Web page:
Women's Impact Report 2011: Debra Lee
It’s not often that a show that fails on one network rejuvenates another. But that was the case with “The Game,” an African-American sitcom that began its life on the CW in 2006. The show, a spinoff of the CW’s “Girlfriends,” averaged 4.35 million viewers in its first year but declined to 1.5 million by its third, causing the network to cancel it.
Fans were so vocal about their disappointment that Debra Lee decided to take a risk and bring the show over to BET Networks, where she acts as chairman and CEO.
“We had acquired off-net episodes of the show from CBS and they were doing well,” Lee says. “It was a question of whether we could make the economics work.”
BET moved production of “The Game” from L.A. to Atlanta, helping a bit, but what really solved any potential economic problems was the show’s premiere: “The Game” re-launched on BET in January to 7.7 million viewers, the best premiere for a sitcom in basic cable history.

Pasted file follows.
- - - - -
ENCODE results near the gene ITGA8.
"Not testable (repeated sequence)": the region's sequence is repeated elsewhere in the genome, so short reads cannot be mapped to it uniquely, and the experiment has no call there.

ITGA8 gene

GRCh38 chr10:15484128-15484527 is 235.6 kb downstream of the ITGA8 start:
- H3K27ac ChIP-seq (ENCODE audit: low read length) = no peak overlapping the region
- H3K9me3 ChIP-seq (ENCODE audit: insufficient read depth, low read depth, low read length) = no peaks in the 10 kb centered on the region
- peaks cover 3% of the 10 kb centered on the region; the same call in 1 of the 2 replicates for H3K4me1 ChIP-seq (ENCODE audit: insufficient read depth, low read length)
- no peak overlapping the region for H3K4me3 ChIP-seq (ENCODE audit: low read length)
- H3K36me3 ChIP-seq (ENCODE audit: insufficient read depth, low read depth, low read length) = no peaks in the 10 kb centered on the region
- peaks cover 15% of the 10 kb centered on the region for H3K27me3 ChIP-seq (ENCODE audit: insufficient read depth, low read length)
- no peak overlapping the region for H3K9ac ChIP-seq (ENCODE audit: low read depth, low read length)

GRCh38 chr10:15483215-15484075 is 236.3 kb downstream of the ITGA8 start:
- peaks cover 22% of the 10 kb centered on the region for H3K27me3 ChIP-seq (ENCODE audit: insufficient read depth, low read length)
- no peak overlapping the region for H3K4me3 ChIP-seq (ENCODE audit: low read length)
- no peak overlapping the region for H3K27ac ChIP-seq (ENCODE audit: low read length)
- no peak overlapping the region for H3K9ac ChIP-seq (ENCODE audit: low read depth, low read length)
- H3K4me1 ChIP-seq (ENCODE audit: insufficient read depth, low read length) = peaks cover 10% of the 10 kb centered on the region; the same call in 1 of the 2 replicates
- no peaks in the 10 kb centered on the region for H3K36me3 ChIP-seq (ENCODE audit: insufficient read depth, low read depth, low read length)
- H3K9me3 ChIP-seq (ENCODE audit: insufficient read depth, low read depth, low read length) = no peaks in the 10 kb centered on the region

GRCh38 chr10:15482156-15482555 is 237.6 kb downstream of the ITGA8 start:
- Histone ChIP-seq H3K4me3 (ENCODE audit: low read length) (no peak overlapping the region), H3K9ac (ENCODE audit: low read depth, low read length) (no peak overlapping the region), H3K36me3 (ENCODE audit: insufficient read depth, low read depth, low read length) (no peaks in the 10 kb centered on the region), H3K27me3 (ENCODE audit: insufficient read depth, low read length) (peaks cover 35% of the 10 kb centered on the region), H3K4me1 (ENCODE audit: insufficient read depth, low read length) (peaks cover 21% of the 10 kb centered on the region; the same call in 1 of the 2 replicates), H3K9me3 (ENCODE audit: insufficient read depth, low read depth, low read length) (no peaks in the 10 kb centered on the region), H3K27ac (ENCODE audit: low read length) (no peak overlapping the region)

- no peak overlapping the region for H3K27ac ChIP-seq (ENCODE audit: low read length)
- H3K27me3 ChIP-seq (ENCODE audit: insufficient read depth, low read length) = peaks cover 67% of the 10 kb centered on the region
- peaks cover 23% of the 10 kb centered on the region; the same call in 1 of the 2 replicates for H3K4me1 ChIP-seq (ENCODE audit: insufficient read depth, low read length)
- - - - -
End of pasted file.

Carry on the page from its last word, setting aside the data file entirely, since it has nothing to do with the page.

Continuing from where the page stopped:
After that, the show went on to average 4.31 million viewers for the season. In April, BET gave the show a 22-episode renewal.
“We proved that we could produce a high-quality show for our audience,” says Lee. “That was a huge step forward for us.”
BET is using the success of “The Game” to build its slate of original programs. It launched “Let’s Stay Together” in tandem with “The Game” to a premiere audience of 4.4 million. That show also is renewed for a 22-episode second season.
This fall, BET will premiere “Reed Between the Lines,” starring Malcolm Jamal-Warner (“The Cosby Show”) and Tracee Ellis Ross (“Girlfriends”).
From here, Lee wants to take BET into drama, and in late August the network announced its first made-for-TV movie, “Gun Hill.” BET also will continue with news, music and specials all targeted at the African-American audience.
“I want BET to establish itself as a content creator,” she says, “and give our audience images of themselves that they are not getting anywhere else.”
Title: Chairman/CEO, BET Networks
Role model: Dr. Ruth Simmons of Brown University
Career mantra: “Treat everyone with the same level of respect at every level across all titles.”
Leisure pursuits: “Bike riding, collecting fine glass art, walking my dog”
Philanthropic passions: The arts and education; supporting President Obama’s administration and issues impacting the African-American community